FW: Same sound, opposite meaning

Laurence Horn laurence.horn at YALE.EDU
Fri May 10 16:18:51 UTC 2002

At 11:34 AM -0400 5/10/02, Mark A Mandel wrote:
>Here's another contronym/enantionym: arguably.
>         Arguably, Sukovich has been called Newhon's greatest
>         storyteller.
>Does this mean that the writer is supporting or opposing the
A more standard occurrence in my experience would have been

"Sukovich is arguably Newhon's greatest storyteller."

and I've usually seen this used to convey support for the proposition
(albeit qualified support), the sense being 'It can be (plausibly)
argued that...'

On the other hand, _arguable_, the presumed source for the adverb is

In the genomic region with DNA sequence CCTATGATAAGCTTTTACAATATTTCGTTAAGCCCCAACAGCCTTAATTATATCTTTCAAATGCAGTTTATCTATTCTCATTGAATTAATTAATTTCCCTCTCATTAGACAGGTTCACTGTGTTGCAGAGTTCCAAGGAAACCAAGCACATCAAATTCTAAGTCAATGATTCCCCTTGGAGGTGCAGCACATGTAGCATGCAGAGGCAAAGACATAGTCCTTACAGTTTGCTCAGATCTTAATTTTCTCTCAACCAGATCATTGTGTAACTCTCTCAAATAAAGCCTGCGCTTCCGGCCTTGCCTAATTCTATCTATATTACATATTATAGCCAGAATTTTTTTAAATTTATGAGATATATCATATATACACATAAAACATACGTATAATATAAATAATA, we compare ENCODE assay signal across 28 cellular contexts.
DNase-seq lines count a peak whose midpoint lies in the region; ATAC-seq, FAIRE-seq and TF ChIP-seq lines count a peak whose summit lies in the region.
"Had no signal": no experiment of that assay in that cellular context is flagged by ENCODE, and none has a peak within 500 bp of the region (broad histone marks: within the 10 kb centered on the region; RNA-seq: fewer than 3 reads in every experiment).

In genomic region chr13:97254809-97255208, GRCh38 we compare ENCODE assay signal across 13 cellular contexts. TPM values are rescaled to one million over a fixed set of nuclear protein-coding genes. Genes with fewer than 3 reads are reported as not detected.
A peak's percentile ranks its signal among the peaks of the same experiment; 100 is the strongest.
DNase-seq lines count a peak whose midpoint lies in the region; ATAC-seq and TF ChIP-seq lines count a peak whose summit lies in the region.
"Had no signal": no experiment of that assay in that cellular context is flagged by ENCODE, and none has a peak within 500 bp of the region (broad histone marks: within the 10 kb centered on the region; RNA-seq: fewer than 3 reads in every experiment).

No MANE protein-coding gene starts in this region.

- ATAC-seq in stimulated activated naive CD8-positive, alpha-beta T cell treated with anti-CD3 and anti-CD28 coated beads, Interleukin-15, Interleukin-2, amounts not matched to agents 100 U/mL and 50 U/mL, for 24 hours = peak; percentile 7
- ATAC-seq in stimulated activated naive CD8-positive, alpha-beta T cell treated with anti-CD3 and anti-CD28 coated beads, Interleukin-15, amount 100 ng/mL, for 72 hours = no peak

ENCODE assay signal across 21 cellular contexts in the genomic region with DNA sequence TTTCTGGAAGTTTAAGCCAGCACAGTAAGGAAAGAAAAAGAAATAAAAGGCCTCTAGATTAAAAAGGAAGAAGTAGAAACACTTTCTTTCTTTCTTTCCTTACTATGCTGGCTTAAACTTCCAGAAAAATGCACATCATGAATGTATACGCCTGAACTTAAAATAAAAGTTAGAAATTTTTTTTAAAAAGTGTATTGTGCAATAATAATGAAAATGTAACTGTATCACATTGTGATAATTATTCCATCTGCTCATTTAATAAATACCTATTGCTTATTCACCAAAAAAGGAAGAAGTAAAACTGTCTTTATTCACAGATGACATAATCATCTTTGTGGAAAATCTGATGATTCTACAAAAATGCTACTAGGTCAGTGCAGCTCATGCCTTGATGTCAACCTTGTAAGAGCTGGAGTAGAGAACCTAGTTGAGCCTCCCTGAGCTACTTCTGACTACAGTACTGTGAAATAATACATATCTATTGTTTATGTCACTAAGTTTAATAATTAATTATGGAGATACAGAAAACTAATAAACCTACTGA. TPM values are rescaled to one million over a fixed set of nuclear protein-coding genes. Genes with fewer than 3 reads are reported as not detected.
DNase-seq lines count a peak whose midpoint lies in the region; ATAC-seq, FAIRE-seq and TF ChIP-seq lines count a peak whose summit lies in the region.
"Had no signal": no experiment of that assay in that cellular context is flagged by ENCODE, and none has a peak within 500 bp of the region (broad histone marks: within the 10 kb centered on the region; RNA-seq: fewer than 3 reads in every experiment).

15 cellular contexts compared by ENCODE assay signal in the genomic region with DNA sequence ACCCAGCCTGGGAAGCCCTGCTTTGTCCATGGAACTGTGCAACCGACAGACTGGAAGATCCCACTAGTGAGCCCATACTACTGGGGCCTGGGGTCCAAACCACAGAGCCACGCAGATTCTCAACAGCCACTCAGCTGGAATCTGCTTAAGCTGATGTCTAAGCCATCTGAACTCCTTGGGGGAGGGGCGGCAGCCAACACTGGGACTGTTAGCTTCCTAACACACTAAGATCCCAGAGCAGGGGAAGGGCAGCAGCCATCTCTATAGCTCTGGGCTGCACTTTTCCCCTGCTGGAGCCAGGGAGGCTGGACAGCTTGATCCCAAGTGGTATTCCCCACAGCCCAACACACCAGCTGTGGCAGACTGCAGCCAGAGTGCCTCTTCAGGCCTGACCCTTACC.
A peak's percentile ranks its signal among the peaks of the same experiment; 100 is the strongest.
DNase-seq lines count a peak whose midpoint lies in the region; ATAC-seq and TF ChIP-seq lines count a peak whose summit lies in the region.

generally used in the opposite direction.  "That proposition is
arguable" = 'not as clearly true as X seems to think'.  Or maybe not
(always).  I avoid using "arguable" myself, but I do use "arguably"
in the supporting-argument sense above.

Aside to Steve Kl:  should we have a panelists' usage query and
eventually a usage note on this for AHD5?  AHD4 simply gives
"arguably" as the adverb for "arguable", but I'm convinced that for
many language-wielders the former has wended its own (more positive)
way from the latter.


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